The symbolism is clear. Jesus is foretelling a truth to Nicodemus: “Just as…so…” Look upon the “symbol of death” and believe in the true healing power of God’s word, and that symbol becomes for you a “symbol of life.” When Good Friday arrives, this symbolism reaches its climax. Our faith is tested to the extreme. Can this dead body represent new life for us? Of course we know the rest of the story – we know that Easter is right around the corner. We know that the Crucifix, with the body of Jesus nailed to it, is indeed the Symbol of Life. But it calls for us to get in touch with our deepest beliefs, with our core of faith. And it calls for a repentant heart, as we gaze on this scene of an agonizing Messiah who brings us salvation through our faith in Him.
Jesus makes this element of trusting the Incarnation, and confirms the Gospel preaching. Sacred art is only true when its form corresponds to its particular vocation: evoking and glorifying the mystery of God. Stained glass windows are particularly effective in confirming Gospel preaching.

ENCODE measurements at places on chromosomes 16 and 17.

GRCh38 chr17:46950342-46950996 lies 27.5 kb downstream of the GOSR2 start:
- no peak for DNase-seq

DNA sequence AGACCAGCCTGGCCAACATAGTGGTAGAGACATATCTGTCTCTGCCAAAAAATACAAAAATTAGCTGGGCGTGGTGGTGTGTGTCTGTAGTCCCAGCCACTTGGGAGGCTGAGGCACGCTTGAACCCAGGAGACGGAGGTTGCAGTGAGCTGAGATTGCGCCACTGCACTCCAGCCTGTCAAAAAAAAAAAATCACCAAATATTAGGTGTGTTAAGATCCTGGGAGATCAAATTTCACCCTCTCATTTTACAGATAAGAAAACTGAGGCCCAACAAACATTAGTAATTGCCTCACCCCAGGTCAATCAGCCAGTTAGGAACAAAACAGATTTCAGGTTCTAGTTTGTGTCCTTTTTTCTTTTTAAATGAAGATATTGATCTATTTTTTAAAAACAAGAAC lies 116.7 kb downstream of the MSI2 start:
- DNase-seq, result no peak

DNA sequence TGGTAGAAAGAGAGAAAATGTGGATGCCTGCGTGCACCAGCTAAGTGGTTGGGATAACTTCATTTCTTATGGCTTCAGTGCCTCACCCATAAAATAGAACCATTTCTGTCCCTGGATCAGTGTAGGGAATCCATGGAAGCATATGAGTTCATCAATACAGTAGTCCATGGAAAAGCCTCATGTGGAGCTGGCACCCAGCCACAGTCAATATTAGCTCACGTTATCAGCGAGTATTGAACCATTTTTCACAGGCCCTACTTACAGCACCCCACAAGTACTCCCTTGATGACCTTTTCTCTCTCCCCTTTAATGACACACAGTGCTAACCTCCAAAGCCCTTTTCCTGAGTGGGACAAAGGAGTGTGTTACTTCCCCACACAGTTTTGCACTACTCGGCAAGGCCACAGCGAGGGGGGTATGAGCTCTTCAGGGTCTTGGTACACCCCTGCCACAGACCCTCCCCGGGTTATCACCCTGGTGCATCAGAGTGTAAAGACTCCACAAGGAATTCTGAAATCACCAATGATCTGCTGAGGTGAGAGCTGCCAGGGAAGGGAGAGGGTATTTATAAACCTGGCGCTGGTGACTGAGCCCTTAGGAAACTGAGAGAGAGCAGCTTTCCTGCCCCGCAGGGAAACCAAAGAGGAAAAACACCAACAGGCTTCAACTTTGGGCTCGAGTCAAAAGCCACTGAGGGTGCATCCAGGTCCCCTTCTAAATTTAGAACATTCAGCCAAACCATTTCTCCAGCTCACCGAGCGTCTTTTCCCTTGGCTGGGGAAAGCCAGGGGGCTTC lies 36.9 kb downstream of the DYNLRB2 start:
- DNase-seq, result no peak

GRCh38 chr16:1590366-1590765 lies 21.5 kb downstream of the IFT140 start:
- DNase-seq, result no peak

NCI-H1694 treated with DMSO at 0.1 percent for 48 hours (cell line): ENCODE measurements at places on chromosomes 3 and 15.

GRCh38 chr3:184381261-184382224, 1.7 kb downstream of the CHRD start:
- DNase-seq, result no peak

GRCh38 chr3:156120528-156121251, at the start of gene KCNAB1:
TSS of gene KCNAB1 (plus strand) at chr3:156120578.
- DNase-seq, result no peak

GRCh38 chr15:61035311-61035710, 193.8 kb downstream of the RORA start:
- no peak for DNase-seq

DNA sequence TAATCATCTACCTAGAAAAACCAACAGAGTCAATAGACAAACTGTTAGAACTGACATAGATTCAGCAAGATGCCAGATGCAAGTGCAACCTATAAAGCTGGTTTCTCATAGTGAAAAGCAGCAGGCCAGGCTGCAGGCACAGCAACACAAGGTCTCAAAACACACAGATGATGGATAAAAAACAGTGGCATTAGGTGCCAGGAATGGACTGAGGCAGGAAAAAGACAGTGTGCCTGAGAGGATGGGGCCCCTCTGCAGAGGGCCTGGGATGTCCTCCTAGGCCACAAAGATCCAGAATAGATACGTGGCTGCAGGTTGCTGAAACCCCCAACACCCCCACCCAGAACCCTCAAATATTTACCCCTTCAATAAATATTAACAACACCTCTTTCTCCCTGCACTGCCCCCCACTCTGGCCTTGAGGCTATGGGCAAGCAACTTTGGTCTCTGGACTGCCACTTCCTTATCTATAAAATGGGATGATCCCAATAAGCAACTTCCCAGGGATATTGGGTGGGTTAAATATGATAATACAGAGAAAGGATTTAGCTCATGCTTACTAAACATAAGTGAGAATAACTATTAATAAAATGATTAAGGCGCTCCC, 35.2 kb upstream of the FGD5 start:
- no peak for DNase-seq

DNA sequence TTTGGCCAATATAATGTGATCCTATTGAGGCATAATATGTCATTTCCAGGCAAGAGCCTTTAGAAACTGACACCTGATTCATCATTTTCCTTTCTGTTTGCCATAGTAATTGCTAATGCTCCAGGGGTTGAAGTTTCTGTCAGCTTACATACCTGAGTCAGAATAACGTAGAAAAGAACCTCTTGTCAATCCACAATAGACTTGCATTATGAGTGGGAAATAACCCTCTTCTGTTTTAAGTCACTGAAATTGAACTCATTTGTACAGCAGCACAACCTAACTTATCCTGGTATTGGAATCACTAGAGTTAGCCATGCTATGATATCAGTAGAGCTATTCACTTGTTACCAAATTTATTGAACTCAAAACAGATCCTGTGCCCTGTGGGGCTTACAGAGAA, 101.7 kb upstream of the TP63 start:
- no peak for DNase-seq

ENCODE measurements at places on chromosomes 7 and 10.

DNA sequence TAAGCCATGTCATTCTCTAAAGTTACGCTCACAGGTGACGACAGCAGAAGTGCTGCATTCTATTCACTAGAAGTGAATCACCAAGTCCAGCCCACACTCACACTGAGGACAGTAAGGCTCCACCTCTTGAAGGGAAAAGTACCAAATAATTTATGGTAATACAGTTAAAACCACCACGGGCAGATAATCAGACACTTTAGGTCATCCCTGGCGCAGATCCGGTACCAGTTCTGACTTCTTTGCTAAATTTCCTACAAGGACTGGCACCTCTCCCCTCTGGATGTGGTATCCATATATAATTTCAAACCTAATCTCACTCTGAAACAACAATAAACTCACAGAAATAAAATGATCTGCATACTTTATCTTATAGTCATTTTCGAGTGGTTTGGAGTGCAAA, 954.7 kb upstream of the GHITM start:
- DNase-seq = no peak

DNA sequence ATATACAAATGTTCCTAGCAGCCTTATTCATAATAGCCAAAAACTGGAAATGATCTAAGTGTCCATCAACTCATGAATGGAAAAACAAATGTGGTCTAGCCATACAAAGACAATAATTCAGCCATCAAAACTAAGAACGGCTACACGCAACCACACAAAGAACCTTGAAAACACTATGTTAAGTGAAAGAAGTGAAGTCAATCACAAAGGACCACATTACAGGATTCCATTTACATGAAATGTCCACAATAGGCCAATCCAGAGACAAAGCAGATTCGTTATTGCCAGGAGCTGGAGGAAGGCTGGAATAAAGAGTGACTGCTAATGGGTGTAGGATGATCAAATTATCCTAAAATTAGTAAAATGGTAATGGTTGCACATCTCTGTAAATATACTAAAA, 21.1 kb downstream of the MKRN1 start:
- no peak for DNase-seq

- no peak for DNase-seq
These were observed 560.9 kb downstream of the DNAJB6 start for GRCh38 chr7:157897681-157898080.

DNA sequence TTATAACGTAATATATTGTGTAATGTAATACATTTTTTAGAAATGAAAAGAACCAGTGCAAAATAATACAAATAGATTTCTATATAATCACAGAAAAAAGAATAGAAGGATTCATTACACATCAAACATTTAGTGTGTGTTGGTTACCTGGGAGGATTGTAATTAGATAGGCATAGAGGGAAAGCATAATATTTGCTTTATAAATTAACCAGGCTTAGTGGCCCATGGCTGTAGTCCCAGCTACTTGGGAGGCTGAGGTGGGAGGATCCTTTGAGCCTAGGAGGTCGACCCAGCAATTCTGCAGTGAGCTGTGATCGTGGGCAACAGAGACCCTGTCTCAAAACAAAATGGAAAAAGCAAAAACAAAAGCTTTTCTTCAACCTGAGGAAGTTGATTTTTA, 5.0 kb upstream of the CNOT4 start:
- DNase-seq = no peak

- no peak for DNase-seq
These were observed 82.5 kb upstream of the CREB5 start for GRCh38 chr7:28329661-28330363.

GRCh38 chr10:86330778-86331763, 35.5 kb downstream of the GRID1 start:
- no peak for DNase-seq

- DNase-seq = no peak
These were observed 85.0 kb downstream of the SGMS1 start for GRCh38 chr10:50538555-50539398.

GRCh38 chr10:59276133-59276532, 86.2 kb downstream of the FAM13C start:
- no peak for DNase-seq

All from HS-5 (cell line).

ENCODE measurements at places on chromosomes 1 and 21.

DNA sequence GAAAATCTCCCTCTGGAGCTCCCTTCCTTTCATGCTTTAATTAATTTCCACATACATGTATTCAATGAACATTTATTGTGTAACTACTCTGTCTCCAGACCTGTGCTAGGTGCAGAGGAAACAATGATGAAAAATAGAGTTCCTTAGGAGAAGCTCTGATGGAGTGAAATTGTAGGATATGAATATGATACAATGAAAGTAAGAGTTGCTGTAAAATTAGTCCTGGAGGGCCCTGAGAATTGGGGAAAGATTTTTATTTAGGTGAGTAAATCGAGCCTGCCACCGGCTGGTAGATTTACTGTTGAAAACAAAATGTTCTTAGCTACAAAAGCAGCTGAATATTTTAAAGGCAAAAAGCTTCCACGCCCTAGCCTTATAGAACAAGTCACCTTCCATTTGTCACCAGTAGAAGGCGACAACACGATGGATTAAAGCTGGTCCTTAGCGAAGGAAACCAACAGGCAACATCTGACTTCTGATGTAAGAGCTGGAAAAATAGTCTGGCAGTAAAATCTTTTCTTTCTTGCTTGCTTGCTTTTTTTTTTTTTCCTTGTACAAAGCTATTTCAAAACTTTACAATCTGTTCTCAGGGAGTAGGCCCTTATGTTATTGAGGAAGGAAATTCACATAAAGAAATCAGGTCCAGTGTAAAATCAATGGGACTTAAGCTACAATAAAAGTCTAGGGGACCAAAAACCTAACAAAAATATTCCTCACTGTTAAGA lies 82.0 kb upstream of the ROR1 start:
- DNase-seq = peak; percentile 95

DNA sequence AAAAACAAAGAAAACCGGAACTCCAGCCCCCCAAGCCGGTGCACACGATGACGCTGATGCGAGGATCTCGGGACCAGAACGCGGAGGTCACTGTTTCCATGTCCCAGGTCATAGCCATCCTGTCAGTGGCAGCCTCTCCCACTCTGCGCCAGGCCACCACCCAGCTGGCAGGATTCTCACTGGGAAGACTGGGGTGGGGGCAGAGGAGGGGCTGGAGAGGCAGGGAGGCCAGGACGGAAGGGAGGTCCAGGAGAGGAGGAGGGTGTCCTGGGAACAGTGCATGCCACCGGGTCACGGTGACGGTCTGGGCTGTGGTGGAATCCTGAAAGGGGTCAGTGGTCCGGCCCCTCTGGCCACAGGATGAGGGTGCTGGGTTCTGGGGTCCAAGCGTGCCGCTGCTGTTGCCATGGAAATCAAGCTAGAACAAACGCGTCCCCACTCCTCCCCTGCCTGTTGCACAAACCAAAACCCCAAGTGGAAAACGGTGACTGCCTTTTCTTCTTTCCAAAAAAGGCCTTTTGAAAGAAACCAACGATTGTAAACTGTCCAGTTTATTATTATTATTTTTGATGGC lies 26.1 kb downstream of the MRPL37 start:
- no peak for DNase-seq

Jesus makes this element of trusting faith crystal clear for his listeners. Immediately after this story of the serpent, he says “God loved the world so much that he gave his only Son, so that everyone who believes in him may not be lost but may have eternal life” (Jn 3:16). God allowed the making of images that pointed symbolically toward salvation by the incarnate Word: so it was with the bronze serpent, the ark of the covenant, and the cherubim, for examples.
Religious worship is not directed to images in themselves, but under their distinctive aspect as images leading us on to God incarnate (St. Thomas Aquinas).